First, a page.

“It wasn’t lost on me in the moment that all of these events were happening at what is considered the best of the best elite universities across the country”
What we’re seeing in terms of protests is often at the most prestigious and exclusive schools. You know, the places of privilege?
The Washington Examiner reports:
Community colleges and trade schools are largely void of Israel-Hamas protests
TV host Mike Rowe said that eight years ago, he was switching the news channels on his television and saw several college students setting fire to the American flag and dancing around a pile of burning flags. They were telling reporters in interviews they were disgusted with Old Glory and “fearful” of the flag.
“It wasn’t lost on me in the moment that all of these events were happening at what is considered the best of the best elite universities across the country,” Rowe told me. Among supposedly non-elite students, though, the situation wasn’t and isn’t as bad.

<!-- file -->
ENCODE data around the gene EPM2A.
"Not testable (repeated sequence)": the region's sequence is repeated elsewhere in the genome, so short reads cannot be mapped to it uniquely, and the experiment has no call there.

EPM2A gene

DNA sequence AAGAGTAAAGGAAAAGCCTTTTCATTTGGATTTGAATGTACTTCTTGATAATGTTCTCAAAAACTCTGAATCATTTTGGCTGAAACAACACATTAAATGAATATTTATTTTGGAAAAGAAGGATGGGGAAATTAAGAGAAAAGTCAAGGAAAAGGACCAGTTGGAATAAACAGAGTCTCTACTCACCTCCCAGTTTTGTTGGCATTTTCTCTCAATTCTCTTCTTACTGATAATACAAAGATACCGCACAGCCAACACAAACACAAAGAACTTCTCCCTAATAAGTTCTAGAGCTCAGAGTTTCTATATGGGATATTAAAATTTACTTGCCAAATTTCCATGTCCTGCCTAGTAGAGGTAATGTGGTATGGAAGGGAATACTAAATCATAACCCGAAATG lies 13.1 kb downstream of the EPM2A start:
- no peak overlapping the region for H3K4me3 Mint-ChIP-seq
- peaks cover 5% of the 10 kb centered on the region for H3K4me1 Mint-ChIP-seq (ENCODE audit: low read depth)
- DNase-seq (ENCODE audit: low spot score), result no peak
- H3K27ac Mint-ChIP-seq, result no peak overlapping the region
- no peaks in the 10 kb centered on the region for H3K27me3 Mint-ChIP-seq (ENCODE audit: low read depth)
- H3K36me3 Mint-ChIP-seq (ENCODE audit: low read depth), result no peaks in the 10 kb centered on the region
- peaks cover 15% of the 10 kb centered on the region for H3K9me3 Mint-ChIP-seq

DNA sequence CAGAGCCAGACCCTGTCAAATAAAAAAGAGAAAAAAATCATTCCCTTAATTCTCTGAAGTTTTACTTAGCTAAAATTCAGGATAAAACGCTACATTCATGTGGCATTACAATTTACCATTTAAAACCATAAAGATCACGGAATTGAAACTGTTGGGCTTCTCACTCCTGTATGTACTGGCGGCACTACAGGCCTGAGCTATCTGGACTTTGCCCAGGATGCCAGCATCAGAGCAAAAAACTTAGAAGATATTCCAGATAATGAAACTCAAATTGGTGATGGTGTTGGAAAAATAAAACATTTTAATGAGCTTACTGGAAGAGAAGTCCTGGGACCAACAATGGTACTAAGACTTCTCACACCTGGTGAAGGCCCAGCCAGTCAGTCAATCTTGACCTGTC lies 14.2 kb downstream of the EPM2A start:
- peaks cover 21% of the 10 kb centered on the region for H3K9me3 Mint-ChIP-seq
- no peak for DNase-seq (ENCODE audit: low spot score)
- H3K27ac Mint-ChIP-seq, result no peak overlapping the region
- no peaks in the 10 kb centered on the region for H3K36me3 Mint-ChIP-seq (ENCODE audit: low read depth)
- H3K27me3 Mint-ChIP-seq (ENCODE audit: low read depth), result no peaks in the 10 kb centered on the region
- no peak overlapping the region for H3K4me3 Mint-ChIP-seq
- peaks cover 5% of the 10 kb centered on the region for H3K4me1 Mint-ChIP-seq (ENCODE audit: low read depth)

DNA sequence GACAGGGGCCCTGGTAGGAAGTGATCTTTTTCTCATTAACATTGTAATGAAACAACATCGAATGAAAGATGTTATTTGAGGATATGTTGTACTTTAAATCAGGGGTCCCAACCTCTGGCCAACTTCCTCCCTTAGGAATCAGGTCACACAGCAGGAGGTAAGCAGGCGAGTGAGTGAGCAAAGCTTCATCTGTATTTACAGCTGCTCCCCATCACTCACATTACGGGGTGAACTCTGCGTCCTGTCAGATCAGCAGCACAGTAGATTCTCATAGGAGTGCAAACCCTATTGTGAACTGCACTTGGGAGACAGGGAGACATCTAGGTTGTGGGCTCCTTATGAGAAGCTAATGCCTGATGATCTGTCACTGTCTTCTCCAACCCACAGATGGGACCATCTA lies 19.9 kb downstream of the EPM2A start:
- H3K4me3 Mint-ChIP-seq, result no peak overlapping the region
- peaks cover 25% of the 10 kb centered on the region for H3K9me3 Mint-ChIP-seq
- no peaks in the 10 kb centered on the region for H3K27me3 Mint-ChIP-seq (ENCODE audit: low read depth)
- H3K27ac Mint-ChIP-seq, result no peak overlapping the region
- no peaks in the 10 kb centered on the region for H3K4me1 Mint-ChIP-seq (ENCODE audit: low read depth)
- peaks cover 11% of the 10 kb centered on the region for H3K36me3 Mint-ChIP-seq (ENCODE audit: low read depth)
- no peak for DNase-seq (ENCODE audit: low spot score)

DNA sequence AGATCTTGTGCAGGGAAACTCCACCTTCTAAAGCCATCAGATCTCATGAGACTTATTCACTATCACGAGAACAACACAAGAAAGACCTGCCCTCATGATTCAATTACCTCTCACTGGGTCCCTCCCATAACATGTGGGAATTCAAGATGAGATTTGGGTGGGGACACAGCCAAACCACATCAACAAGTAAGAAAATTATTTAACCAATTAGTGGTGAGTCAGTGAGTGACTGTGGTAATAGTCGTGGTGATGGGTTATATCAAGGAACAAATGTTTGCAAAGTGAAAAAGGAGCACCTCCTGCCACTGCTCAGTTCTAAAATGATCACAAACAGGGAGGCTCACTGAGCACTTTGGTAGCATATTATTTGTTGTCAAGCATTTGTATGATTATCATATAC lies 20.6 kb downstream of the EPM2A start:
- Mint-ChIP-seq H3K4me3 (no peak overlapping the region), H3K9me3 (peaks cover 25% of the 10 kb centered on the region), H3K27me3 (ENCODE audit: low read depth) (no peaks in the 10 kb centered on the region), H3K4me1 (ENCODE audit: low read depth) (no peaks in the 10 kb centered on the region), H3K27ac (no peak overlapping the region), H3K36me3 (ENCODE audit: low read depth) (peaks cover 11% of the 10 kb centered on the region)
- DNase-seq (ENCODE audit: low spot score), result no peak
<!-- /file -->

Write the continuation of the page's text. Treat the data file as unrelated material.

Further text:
Rowe said it didn’t take long for him to figure out why those “elite” students drew those conclusions about Old Glory: The idea of associating fear with the flag came from the very people who were supposed to be instructing these privileged students.
Rowe said the evidence was crystal clear when Jonathan Lash, then the president of Hampshire College, chose not to assure the students that no country offers more liberties to their people and therefore there was nothing to “fear” from the flag. Instead, he spoke up in ways they understood to validate their fears.
“Lash actually removed any traces of the American flag from the campus and said in a statement that removing the flag from the campus ‘will better enable us to focus our efforts on addressing racist, misogynistic, Islamophobic, anti-immigrant, antisemitic, anti-LGBTQ rhetoric and behaviors,’” Rowe explained.
Lash, a former Peace Corps volunteer, federal prosecutor, Harvard graduate, and president of a Washington-based environmental think tank, left the college in 2018. Hampshire College, under Lash in 2015, was one of the first elite schools in the United States not to accept SAT scores from applicants, in part because Lash said SATs were strongly biased against students of color.
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